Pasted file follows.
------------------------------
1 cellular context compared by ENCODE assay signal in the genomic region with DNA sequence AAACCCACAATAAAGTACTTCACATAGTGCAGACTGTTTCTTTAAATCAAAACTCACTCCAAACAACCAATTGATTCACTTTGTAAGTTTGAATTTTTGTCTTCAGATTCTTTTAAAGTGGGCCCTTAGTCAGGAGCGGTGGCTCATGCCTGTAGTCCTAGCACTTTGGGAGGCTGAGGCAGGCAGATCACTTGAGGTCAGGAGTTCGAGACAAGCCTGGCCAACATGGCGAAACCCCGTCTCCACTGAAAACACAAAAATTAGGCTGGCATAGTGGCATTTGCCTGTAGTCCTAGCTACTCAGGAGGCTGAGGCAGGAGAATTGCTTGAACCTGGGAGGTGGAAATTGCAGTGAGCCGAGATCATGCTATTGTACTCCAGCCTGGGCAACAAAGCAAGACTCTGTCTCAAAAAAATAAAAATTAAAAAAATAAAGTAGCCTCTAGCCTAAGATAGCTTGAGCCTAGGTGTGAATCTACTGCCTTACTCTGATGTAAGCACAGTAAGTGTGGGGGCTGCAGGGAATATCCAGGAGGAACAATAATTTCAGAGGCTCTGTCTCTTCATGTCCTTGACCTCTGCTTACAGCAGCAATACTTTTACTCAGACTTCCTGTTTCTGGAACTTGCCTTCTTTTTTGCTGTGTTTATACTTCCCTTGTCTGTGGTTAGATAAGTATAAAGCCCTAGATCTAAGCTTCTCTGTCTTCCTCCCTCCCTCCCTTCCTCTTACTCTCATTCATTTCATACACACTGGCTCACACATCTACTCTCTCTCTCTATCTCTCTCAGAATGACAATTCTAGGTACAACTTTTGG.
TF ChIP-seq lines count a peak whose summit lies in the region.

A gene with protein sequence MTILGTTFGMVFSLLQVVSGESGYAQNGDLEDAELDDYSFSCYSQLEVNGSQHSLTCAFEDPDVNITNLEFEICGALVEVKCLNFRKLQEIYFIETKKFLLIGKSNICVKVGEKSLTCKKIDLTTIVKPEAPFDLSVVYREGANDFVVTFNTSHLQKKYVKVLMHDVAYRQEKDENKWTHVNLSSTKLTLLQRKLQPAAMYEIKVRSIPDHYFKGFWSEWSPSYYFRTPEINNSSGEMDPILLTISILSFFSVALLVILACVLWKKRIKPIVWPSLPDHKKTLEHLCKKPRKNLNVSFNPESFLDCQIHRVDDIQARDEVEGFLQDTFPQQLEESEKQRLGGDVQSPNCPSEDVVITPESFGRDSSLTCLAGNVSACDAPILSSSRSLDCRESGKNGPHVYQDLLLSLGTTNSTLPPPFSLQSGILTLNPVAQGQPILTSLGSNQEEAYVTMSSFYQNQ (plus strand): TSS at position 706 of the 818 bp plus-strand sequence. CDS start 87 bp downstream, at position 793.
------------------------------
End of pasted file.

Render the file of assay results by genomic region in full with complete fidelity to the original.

1 cellular context compared by ENCODE assay signal in the genomic region with DNA sequence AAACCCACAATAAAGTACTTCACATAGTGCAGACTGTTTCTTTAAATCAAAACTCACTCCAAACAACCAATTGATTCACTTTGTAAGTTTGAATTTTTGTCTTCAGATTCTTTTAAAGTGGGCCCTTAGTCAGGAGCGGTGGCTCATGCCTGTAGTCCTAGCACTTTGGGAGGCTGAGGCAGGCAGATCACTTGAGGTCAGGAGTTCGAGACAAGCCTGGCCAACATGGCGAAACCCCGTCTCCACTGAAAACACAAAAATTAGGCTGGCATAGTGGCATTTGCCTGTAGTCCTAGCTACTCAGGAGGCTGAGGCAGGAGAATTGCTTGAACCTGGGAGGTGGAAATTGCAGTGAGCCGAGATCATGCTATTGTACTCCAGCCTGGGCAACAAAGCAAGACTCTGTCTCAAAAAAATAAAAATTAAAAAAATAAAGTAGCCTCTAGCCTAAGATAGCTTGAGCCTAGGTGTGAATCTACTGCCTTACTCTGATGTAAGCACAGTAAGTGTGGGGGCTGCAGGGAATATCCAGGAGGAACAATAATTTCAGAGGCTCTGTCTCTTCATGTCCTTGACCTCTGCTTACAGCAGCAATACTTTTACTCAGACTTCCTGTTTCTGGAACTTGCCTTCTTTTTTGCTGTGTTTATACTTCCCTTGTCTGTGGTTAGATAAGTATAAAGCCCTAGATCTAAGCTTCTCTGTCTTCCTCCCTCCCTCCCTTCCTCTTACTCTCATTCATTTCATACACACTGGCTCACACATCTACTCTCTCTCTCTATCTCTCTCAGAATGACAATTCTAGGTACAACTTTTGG.
TF ChIP-seq lines count a peak whose summit lies in the region.

A gene with protein sequence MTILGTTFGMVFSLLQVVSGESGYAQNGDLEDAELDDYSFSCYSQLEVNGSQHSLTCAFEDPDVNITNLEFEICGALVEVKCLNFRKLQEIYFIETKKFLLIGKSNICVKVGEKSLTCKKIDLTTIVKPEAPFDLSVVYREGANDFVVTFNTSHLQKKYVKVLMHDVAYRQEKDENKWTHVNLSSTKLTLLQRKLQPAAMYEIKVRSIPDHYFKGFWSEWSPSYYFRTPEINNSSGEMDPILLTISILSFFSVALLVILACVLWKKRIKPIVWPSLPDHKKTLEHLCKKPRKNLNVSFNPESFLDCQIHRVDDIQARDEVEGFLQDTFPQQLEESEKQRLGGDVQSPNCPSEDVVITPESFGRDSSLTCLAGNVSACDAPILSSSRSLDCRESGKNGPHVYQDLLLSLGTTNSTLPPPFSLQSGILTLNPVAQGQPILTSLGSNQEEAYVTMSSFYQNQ (plus strand): TSS at position 706 of the 818 bp plus-strand sequence. CDS start 87 bp downstream, at position 793.